Pandarus: the gatekeeper of consent
Chaucer’s main source material when he wrote his epic poem Troilus and Criseyde was Boccaccio’s Il Filostrato. In Il Filostrato Troilio is a rather straightforward young man who pursues the beautiful Cressida and meets with little resistance. Their coming together is rather simple, and in the prologue, Boccaccio’s narrator even identifies with Troilio as a lover.
Chaucer’s take is a little different.
In Troilus and Criseyde Troilus is, in fact, rather passive in his actions. True, the drama of his feeling almost overwhelms the poetry of Book I, but he actually does very little. Meanwhile, Criseyde is continually resistant to any mention of his affection (and even when she gives into it, she is adamant that she wants to keep the independence she has as a widow).
But, of course, a passive hero and a resistant heroine are never going to come together of their own free will, and so Chaucer creates the character of Pandarus. Friend to Troilus, and uncle to Criseyde, Pandarus is a bizarre creature, who initially seems to genuinely care for both of the lovers, and even speaks some sensible words to Troilus. But as the narrative goes on, he becomes more and more manipulative, putting into action the things Troilus lacks the will to do.
By lying to her, Pandarus in fact takes over almost complete management of Criseyde’s physical being.
In Book III, for example, he uses lies to persuade Criseyde to come to his house, and then to stay the night, and then to take a room in a quieter, more intimate part of the house, and then to allow Troilus to visit her in her bedroom that night, and so on and so forth. Almost always, his final argument is that if she won’t do as he says, Troilus will surely die of heartache (and Pandarus will die from sorrow over the death of his friend).
Reading this, as the lies build and Pandarus becomes ever more manipulative, you can’t help but question Criseyde’s consent. At one point Pandarus practically strips Troilus and forces him into Criseyde’s bed. Criseyde often says no to things initially, but Pandarus always gets her consent in the end. However, the way he gets her consent is by lying to her, and whilst, to my mind, there is no question as to whether or not Criseyde is being coerced – she is! – this dynamic has brought to mind an entirely different question.
Can anyone give their consent if they are being lied to about their situation?
In the past I have been on all three sides of cheating; I have been cheated on, I have cheated on people, and I have slept with people who were cheating on their partners. I won’t ever deny this, and I still strive to withhold from judging those who do cheat – after all, every situation is unique – but I made a decision never to participate in cheating again. I wish I could say this was for moral reasons, but whilst I may have taken on some sense of morality, the main reasons I made this definitive decision were selfish: cheating made me feel bad, and I realised that I deserved more than half a partner.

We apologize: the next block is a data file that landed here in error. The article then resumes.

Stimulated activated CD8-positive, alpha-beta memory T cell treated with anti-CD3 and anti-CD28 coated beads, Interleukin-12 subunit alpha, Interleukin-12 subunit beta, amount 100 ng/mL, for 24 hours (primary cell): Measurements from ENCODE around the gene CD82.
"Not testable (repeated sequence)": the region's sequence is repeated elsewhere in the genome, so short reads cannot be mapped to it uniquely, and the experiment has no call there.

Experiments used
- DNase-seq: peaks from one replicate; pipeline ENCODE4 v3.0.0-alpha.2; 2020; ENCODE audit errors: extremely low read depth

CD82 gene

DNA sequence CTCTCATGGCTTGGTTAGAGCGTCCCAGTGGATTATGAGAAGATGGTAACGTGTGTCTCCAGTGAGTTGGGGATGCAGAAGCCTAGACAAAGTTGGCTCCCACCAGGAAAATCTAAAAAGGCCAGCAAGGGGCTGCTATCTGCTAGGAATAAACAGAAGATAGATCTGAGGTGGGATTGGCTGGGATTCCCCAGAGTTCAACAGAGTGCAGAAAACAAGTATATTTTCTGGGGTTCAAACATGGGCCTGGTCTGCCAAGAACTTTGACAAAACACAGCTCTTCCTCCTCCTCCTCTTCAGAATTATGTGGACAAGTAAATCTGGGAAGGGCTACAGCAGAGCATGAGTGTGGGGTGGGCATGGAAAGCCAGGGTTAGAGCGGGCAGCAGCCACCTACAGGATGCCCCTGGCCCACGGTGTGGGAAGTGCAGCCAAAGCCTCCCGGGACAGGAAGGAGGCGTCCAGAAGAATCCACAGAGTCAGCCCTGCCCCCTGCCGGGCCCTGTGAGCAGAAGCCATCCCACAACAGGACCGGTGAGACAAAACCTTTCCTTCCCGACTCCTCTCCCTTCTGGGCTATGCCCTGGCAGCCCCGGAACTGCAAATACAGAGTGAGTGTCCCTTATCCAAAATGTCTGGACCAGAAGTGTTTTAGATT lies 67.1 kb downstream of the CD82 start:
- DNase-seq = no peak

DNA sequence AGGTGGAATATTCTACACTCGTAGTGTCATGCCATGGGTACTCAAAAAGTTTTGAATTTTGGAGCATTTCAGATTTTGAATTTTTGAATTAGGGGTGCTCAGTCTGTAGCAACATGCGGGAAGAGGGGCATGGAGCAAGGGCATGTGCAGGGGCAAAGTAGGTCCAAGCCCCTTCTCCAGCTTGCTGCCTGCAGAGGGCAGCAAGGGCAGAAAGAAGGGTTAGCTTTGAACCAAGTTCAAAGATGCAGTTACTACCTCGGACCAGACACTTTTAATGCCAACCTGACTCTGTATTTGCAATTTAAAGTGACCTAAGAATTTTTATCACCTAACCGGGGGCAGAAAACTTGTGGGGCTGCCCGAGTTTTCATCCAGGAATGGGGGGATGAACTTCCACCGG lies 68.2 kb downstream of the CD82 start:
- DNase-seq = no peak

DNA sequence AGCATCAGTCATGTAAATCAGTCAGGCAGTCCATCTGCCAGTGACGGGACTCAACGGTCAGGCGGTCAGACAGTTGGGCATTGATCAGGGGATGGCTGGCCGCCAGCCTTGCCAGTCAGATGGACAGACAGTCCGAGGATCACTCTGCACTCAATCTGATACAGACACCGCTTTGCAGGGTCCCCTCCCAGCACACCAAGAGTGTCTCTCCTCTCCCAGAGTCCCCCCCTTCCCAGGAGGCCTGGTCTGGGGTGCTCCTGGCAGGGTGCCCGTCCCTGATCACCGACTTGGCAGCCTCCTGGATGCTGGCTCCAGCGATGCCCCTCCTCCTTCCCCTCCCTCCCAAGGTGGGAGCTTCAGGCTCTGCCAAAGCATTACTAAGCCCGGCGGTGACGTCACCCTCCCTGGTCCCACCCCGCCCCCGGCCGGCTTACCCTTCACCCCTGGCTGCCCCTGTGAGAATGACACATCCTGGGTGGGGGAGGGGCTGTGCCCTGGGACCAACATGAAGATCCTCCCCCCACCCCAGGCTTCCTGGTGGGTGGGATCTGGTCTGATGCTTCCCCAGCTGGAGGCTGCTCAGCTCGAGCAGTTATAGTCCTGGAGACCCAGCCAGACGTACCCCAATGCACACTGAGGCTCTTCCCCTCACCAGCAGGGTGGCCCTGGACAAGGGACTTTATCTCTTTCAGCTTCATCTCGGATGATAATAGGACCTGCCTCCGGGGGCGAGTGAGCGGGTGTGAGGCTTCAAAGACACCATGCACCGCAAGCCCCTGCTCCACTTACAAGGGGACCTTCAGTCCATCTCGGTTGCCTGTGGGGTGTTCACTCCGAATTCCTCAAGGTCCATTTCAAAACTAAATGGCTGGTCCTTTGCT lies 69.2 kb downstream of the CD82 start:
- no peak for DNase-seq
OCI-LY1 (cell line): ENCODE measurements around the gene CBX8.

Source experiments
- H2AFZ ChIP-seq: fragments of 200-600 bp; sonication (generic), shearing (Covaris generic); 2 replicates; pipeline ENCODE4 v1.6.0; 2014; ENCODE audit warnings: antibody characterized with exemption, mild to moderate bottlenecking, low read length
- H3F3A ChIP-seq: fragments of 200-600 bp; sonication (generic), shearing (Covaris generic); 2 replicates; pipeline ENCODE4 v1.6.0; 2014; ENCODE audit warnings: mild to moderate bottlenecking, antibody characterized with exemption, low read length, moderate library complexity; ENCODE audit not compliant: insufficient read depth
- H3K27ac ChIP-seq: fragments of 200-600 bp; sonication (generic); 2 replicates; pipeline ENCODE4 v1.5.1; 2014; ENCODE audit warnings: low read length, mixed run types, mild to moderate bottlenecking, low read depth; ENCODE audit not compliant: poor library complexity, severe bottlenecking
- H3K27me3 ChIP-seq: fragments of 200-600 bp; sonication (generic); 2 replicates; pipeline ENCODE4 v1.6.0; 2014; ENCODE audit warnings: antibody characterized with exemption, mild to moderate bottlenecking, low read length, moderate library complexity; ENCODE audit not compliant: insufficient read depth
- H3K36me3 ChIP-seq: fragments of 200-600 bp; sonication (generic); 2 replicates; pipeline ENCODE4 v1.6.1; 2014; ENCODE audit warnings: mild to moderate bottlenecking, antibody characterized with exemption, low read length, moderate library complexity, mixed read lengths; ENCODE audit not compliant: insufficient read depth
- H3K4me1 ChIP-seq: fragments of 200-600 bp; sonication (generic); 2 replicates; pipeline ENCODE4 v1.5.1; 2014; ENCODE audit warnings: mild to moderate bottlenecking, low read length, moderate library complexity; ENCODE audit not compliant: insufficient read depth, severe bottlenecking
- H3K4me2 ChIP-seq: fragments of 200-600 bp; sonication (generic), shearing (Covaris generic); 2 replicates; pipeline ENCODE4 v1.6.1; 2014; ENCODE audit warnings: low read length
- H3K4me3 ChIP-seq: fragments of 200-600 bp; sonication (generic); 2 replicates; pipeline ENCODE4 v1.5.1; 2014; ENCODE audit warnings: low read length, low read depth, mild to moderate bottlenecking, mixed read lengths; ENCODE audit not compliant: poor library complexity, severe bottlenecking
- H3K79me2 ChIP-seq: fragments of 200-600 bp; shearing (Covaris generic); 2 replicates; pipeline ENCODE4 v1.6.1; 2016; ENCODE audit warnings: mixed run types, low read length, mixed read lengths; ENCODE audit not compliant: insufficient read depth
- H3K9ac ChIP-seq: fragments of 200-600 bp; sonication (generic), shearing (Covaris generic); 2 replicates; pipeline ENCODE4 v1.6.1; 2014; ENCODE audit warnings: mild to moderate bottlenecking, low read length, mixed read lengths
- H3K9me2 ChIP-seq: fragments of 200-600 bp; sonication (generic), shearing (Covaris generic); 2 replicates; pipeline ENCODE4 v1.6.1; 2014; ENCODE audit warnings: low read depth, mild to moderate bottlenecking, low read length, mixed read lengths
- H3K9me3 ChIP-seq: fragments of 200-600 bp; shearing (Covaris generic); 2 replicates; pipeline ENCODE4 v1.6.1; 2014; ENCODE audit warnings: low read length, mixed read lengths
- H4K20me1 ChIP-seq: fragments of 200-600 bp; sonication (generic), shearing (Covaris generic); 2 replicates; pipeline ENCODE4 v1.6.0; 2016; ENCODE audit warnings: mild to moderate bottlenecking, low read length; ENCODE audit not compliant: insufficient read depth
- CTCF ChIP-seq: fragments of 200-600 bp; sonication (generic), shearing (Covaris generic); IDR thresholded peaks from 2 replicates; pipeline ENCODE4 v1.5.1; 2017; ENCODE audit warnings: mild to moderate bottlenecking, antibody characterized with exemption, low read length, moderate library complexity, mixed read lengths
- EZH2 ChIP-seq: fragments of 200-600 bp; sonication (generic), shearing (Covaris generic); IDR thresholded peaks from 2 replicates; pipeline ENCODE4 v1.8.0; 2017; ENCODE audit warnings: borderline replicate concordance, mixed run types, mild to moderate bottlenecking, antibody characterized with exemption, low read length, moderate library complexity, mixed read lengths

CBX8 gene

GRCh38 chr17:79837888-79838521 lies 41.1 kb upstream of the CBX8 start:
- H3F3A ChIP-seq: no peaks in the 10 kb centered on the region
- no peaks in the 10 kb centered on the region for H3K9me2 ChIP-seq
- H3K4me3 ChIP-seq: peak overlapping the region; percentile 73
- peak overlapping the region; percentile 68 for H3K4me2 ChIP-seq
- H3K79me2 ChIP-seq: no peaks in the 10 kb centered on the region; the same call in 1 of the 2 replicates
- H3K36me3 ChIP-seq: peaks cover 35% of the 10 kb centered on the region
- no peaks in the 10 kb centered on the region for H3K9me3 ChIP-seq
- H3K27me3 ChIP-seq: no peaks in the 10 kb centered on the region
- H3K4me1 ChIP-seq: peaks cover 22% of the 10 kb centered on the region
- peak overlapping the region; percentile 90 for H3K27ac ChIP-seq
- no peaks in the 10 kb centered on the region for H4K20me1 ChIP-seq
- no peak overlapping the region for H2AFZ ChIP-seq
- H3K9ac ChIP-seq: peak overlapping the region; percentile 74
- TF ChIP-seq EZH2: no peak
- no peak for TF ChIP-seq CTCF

Having given up the need to defend my own actions, I now have a different view of cheating, and, perhaps because I no longer have to deny it to myself, something about it really bothers me. Reading Troilus and Criseyde over the past five weeks, I have finally figured out what it is about cheating that makes me feel so uncomfortable, and it is this question of consent.
Let me give you an example:
John and Jane are married. Unbeknownst to Jane, John has been sleeping with somebody else. If Jane knew that he was cheating on her, she might withdraw her consent to sleep with John. But she doesn’t know, and so when they have sex, she is giving her consent based on the incorrect belief that John is being faithful.
Therefore, is there not a question as to the validity of Jane’s consent?
On the one hand, we as human beings have to take into account that at any given moment, we may be lied to. By being part of society, we accept that we may not always get the truth. Therefore, when anyone gives their consent to sleep with someone, they accept that there is a chance that the other person is lying to them, and that has to be taken into account as part of their decision.
But we all know how important trust is in relationships. There comes a point when consent may not be based on the individual’s own instinct, but on how much the individual trusts his/her partner. Therefore, if his/her partner is lying to the individual, the conditions of their consent may be undermined.
Really, what I wish to do here is to present uninformed consent as the grey area between informed consent, and non-consent.
There is no final answer to this problem: people cheat for a variety of reasons, and I have even come across cases – mostly where children are involved – in which cheating seemed to be the lesser of two evils. But still, this question of consent bothers me.
We can rarely be 100% sure that the conditions of our consent are being met, but there is most definitely a difference between the kind of knowledge we need in the early stages of dating, and the kind of trust we rely on in long term relationships in order to make an informed decision.
The only kind of conclusion I can come to is this: perhaps when we, as human beings, make the decision to sleep with someone, we ought to also take into account how that decision may affect the consent of the other people in our lives. Because in this world of sexual freedom, and BDSM, and polyamory, the importance of consent seems to be the one thing we all agree on. But are we really defining it honestly?